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Newport Beach

Volume 6, Issue 83  | October 15, 2021


Commission denies appeal, debates definitions, Greenlight triggers, General Plan amendments

By SARA HALL

Newport Beach Planning Commission last week denied a local group’s appeal of a director’s determination that allows the conversion of up to approximately a third of the rooms at certain hotels into residential units, with conditions. Although it may not be the end of the line for the appeal process. 

After about an hour of discussion on July 8, commissioners voted 6-0 (Sarah Klaustermeier was absent) to deny the appeal from Still Protecting Our Newport (aka Stop Polluting Our Newport) and uphold the Community Development Director’s determination issued interpreting accessory residential as an allowed use within resort hotels.

Due to the process, the group had to appeal to the Planning Commission first, explained SPON President Charles Klobe in an email to Stu News Newport on Monday. 

“In the simplest terms, the city is not playing by the rules,” Klobe said. “The City Charter does not allow a staff person to amend the General Plan.”

The group didn’t expect them to understand this or the ramifications of the directive from City Council, so the next step would be to appeal directly to the council. However, since it costs to appeal to council, SPON is also exploring the possibility of appealing the ruling to the California Coastal Commission (which does not charge a fee to appeal). 

The CCC might view this as an amendment to the Local Coastal Program, Klobe explained. 

“The city claims it is not, but the CCC may disagree,” Klobe said. “Since appeals to the City Council cost money the path through the Coastal Commission may be best.”

SPON, a nonprofit public education organization, filed an appeal on May 14. 

Community Development Director Seimone Jurjis issued a determination on April 30 that residential uses are allowable as an “accessory use” to resort hotels under certain parameters. 

The director’s determination stems from goals of the recently adopted (on the March 9 City Council consent calendar) council policy K-4, “Reducing the Barriers to the Creation of Housing.” 

Policy K-4 includes “interpreting ambiguities” in the city’s General Plan, as well as other local regulating plans and code, and “directs city staff to develop, modify as necessary, and aggressively implement various strategies and action plans that are designed to accelerate housing production consistent with the policy, including encouraging and incentivizing the development of mixed-use hotels.”

On Thursday, Jurjis emphasized the need to support the local hotel industry.

“We’ve all experienced COVID, and different industries felt the effects differently,” Jurjis said. “The hotel industry has suffered from COVID.”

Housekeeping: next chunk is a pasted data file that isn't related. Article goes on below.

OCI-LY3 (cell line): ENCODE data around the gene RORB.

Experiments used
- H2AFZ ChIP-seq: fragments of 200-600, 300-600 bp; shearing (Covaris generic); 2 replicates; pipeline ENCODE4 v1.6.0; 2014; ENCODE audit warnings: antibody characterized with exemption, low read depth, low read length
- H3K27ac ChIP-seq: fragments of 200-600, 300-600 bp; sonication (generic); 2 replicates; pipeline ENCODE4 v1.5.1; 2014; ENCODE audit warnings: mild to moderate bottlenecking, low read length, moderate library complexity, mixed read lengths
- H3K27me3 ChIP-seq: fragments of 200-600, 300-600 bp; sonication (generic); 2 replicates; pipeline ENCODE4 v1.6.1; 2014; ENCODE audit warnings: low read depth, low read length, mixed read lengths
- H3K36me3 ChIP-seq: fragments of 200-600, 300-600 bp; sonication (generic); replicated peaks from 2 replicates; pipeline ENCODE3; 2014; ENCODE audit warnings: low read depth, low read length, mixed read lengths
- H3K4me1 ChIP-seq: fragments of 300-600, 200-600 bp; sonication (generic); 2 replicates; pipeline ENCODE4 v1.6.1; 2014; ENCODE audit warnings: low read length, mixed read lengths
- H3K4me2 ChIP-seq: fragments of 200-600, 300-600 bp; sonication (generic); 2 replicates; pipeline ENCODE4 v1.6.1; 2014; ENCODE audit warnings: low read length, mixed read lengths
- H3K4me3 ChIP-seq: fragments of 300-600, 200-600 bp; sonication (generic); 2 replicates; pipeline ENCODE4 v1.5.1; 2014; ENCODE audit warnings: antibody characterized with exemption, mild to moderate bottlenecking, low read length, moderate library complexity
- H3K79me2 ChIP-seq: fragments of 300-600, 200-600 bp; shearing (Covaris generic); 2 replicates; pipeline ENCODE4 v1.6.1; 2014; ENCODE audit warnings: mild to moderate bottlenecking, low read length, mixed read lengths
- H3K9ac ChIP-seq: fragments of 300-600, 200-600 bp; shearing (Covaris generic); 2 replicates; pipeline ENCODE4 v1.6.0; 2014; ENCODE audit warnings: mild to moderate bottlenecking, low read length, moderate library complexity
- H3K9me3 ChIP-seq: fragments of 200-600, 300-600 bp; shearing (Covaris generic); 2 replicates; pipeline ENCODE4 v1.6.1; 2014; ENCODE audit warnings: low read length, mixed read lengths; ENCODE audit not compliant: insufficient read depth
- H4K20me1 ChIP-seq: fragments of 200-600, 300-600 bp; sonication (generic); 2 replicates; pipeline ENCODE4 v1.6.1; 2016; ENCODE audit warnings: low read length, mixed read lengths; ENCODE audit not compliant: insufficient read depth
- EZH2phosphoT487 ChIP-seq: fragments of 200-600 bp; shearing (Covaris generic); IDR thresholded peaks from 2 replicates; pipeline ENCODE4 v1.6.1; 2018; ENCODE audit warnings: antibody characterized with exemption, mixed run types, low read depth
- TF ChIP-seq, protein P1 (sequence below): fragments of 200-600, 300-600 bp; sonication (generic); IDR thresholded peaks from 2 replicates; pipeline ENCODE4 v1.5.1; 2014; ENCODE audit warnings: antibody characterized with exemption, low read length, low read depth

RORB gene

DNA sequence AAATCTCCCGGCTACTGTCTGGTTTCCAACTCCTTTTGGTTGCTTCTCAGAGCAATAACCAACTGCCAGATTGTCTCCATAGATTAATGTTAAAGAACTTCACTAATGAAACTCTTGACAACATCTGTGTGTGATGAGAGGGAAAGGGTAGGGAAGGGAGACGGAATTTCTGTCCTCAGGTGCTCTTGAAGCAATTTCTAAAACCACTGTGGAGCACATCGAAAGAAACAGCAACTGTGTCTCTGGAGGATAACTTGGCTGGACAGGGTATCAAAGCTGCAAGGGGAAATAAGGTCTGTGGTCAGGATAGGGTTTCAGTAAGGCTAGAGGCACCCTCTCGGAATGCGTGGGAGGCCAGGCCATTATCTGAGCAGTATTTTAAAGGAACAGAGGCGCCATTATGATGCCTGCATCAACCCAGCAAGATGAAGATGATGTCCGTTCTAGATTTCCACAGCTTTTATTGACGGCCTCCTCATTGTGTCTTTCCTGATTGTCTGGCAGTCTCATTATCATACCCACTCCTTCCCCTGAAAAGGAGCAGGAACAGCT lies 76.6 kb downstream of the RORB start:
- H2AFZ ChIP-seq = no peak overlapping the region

The recovery time for the different groups of tourism could be a very long time, he said. 

Commission Newport Center

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Photo by Sara Hall

Newport Center includes two hotels that would qualify for the director’s determination

“Because we’re trying to support the hotel industry and, at the same time, there’s a huge need to plan for housing,” Jurjis explained. “It’s not a blanket interpretation, there are conditions, there are caveats to this.”

The director’s determination allows a single hotel unit to be converted into residential on a one-to-one basis. A maximum of 30 percent of the approved hotel rooms at a hotel can be converted. 

It has to be a specific type of hotel with amenities that are considered “resort-style” that have restaurant uses and meeting room spaces and are a self-contained destination, Jurjis said. 

It’s also only applicable to resort hotels outside the California Coastal Commission appeal area.

A Conditional Use Permit would be required, forcing any hotel that wants to utilize this determination would need to come before the Planning Commission for approval of the CUP for the project. A Coastal Development Permit would be required for the one hotel within the coastal zone. The development agreement would address public access, affordable housing and loss of TOT. Adequate parking must also be provided.

The residential units could have part-time occupants or could be rented out. There is no language dictating that they have to be occupied by permanent residents. 

It is tied to room count, but a hotel could demolish and rebuild units for residential use. The residential units could be sold or leased, but not timeshares.

There’s no doubt that there is a need to support the hotel industry, Commissioner Mark Rosene said.

“This is creative thinking on the part of council and on the part of staff,” Rosene said. 

They heard that their decision is a violation, but if there is no project there is no violation, Rosene said. 

Since there is no submitted project related to this determination, it could have been handled through the current General Plan update and SPON would have likely supported it, Klobe explained in the email.

“We are at a loss as to why this seems so urgent that it can’t wait until later this year or early 2022 when the Housing Element is adopted,” Klobe said.